As Javier Sicilia's caravan reaches the main square of San Luis Potosí, in Mexico's northern central highlands, the town's central Plaza del Carmen seems pretty empty. The caravan, which is headed to Ciudad Juárez on the US-Mexico border, is made up by dozens of cars and 13 buses – three of which are reserved for the media.
In the square, it is mainly the journalists that can be seen, surrounding and interviewing every possible local around, and only a bunch of Potosinos sit on the steps surrounding the square, observing quietly.
Mr. Sicilia, a poet, proposed to drive 1,500 miles to visit those cities and states in Mexico that have been most affected by narco-related violence. Sicilia organized a very successful march in early May that he called for after the death of his son.
But it is the second day since the new caravan left Cuernavaca, and a question has emerged: Given the relatively low local participation, is the caravan flop?
On the edge of cartel territory
An important mining town, San Luis was named after the rich mining town of Potosí in Bolivia, which the Spaniards hoped it would be able to rival in its silver production. The town's colonial center remains impressive and the city, which was traditionally quiet, has seen a rise in violence in the past year – like many other cities in the country – because of its vicinity with neighboring Tamaulipas state, which has come to be associated with the reign of the notorious Zeta drug cartel.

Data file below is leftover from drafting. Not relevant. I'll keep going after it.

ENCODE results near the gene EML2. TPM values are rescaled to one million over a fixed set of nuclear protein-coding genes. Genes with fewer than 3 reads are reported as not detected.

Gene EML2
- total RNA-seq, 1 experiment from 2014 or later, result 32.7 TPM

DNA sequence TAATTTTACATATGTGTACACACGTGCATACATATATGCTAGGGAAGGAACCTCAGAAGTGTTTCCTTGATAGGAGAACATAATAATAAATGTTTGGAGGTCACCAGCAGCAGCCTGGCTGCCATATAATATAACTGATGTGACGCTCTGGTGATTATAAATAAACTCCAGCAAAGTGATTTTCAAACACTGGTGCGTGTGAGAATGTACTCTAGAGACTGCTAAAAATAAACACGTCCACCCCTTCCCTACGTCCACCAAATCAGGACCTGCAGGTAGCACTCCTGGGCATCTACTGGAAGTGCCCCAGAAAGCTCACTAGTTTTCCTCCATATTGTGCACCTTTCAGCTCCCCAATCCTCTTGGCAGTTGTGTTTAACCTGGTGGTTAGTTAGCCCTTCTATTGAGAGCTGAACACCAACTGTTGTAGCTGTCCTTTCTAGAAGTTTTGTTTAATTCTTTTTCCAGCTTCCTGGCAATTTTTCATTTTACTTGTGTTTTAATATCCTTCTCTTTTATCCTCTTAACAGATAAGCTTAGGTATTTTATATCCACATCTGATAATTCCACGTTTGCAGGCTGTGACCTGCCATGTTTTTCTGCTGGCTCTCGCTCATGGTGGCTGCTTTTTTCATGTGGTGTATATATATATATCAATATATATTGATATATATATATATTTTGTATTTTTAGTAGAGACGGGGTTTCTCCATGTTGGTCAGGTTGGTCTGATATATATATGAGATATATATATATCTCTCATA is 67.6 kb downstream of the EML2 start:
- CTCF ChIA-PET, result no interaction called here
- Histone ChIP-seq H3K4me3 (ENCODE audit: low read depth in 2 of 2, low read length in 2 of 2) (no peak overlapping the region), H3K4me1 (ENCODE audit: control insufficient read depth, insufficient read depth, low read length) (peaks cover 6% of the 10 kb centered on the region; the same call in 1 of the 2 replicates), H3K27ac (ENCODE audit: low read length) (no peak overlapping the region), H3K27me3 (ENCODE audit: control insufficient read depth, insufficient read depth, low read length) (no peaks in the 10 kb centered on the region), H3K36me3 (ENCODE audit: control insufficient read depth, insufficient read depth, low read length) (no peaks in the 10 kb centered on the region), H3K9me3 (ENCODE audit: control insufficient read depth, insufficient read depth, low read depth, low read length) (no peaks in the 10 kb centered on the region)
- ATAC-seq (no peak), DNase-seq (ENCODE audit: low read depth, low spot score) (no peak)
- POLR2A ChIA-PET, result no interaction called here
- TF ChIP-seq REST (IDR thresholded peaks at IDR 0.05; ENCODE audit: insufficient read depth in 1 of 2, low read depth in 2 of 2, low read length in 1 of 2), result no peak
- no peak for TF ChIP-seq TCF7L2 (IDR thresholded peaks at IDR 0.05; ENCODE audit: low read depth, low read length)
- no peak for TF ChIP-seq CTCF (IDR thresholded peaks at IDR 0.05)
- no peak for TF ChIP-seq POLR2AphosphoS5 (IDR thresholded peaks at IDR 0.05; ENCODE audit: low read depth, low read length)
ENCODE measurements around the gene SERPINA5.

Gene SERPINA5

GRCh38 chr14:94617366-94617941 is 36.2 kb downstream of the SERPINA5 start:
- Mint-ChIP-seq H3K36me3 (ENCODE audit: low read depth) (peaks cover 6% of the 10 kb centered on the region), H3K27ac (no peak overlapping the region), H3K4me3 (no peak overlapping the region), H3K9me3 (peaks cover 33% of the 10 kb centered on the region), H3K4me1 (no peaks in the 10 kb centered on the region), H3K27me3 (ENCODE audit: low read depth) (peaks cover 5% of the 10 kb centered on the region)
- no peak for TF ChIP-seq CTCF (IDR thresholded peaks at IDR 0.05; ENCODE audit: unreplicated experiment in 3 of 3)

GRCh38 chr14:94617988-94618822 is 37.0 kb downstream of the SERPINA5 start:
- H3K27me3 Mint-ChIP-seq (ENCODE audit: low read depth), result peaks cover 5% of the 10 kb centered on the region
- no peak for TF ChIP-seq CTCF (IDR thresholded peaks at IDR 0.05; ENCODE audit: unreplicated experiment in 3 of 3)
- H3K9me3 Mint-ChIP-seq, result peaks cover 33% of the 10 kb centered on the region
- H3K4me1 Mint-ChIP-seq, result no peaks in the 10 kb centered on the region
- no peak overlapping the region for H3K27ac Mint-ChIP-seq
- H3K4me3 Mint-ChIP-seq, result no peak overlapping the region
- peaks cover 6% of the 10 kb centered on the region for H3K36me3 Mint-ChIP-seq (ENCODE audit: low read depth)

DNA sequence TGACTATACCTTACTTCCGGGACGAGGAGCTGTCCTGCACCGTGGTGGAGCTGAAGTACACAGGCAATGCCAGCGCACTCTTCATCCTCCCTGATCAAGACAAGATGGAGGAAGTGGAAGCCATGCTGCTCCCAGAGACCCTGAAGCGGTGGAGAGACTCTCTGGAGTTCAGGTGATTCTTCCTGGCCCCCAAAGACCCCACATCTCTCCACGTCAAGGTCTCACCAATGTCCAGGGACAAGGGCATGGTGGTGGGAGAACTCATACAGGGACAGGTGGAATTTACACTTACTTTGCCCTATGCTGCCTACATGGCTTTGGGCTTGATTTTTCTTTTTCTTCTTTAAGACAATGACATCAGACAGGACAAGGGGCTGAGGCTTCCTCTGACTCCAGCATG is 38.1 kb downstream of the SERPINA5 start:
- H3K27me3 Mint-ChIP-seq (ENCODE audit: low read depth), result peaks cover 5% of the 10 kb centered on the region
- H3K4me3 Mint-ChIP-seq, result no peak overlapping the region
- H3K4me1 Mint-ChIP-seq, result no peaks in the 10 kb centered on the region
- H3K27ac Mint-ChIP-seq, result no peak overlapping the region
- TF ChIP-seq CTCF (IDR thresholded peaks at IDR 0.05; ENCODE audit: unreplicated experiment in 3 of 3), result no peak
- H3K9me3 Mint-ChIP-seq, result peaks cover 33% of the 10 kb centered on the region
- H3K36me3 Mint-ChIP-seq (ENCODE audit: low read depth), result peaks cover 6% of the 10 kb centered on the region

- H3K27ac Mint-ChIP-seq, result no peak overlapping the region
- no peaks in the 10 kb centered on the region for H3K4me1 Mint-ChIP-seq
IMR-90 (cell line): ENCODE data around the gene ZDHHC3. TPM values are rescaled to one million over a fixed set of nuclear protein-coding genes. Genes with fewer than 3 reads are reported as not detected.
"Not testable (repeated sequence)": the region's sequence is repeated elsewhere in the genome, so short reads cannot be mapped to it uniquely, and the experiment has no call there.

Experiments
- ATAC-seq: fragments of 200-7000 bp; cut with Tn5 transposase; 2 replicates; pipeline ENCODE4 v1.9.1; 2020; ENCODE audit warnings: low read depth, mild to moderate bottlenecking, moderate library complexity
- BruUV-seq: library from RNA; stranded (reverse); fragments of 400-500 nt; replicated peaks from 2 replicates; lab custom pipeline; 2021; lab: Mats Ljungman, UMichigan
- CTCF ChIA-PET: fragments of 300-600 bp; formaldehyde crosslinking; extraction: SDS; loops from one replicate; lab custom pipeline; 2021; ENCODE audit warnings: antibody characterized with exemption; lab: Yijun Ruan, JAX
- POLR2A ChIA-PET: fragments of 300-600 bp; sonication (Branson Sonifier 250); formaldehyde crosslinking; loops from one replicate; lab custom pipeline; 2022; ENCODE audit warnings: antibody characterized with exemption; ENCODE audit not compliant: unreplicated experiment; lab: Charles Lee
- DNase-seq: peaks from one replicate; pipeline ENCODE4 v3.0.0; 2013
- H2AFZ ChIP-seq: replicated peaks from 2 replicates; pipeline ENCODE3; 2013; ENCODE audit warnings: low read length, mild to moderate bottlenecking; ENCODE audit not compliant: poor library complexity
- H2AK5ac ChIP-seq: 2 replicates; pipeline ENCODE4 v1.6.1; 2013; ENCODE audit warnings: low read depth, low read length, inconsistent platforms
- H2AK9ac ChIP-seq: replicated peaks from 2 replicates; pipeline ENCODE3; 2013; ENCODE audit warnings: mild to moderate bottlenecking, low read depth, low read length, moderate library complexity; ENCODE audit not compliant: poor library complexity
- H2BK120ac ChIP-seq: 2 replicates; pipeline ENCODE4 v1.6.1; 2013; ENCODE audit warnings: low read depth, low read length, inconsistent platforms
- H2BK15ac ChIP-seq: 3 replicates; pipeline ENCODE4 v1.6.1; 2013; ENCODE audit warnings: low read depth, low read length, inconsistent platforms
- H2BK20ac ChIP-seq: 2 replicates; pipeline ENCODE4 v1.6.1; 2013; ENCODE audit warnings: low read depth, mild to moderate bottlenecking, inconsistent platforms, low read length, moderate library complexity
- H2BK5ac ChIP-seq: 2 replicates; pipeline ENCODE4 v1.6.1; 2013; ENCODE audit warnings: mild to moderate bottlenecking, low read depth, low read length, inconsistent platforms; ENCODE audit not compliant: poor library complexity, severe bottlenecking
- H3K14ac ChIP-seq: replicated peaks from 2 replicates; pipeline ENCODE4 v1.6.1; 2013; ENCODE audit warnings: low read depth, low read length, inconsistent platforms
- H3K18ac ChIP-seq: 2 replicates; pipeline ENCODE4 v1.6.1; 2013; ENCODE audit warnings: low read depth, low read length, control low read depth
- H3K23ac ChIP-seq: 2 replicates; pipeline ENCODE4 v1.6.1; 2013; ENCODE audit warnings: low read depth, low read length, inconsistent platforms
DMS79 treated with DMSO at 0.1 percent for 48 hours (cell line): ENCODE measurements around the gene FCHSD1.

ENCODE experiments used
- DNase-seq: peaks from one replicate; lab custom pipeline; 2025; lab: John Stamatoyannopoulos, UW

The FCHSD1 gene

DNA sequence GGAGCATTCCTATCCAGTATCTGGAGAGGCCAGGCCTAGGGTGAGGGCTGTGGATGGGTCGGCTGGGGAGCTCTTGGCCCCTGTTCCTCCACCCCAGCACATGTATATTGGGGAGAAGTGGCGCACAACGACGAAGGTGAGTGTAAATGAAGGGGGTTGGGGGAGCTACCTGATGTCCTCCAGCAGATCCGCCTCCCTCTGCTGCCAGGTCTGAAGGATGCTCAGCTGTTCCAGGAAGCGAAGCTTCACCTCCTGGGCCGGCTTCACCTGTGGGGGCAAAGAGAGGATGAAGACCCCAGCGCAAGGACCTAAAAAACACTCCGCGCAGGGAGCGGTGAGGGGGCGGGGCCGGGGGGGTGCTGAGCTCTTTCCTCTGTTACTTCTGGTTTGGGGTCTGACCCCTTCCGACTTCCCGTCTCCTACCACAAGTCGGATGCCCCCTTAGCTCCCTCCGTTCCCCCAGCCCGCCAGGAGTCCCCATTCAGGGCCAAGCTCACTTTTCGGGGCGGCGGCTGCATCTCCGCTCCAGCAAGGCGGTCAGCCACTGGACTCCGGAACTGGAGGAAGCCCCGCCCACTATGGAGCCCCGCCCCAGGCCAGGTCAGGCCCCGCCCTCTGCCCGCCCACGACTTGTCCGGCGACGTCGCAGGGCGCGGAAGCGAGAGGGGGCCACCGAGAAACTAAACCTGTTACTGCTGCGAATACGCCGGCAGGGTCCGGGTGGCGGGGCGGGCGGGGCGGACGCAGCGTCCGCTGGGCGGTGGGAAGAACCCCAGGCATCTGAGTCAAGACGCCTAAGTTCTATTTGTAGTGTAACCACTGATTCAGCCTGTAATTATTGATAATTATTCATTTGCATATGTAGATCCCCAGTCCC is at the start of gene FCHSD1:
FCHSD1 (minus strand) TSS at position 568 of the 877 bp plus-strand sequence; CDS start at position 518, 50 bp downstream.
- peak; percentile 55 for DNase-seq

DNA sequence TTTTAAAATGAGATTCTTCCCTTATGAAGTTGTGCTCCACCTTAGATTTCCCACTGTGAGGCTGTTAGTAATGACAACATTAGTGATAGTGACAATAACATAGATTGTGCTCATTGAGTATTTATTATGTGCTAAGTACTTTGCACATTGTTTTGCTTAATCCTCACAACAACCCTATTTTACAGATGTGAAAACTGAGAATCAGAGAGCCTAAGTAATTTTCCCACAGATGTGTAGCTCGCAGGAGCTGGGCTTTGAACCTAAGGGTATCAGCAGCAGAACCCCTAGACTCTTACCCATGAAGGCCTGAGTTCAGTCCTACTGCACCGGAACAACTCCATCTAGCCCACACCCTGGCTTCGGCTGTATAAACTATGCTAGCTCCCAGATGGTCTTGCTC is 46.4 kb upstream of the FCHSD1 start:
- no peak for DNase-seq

In February, two US immigration agents were shot in the state of San Luis Potosí, one of them fatally. It is believed that they were ambushed at a so-called narco-blockade, a fake checkpoint set up by drug gangs, while driving from Mexico City to Monterrey, Mexico's richest city.
The growing violence is felt by the city's population. For some of the victims coming on stage during Sunday's event, it was their first time speaking out. They had not dared to before out of fear.
An important catharsis
Interviews with Potosinos and testimonies from the families of drug-violence victims indicate that the low turnout does not matter – the caravan is still playing an important role. It is not about how many people have gathered, but why they have done so.
The organizers read out the name of Manolo, who was kidnapped in 2009. His parents paid a ransom, but never saw their son again. The organizers say during the event that Manolo's parents are sitting among the crowd on the plaza's steps, but that they prefer to remain anonymous. Parents of other victims come on stage to share their stories, though they sometimes omit their full names.
“There is fear, a justified fear, because of reprisals,” says one of the organizers from the stage. “Oftentimes victims prefer not to talk and we can't blame them for it.”
Ignacio Castillo, a security guard who hadn't heard about the Peace Caravan before, agrees.
“People are killed here all the time. We hide, we close our eyes, we don't look ahead – this is our reaction,” he says.
He adds that his employer at a fitness store has told him and his fellow guards that if anyone wants to steal from the shop, they should avoid getting in the way.
“The most important thing is to protect ourselves,” says Mr. Castillo.
Given the city's climate of fear, it seems that even the presence and testimonies of a few families are enough of a success for this caravan.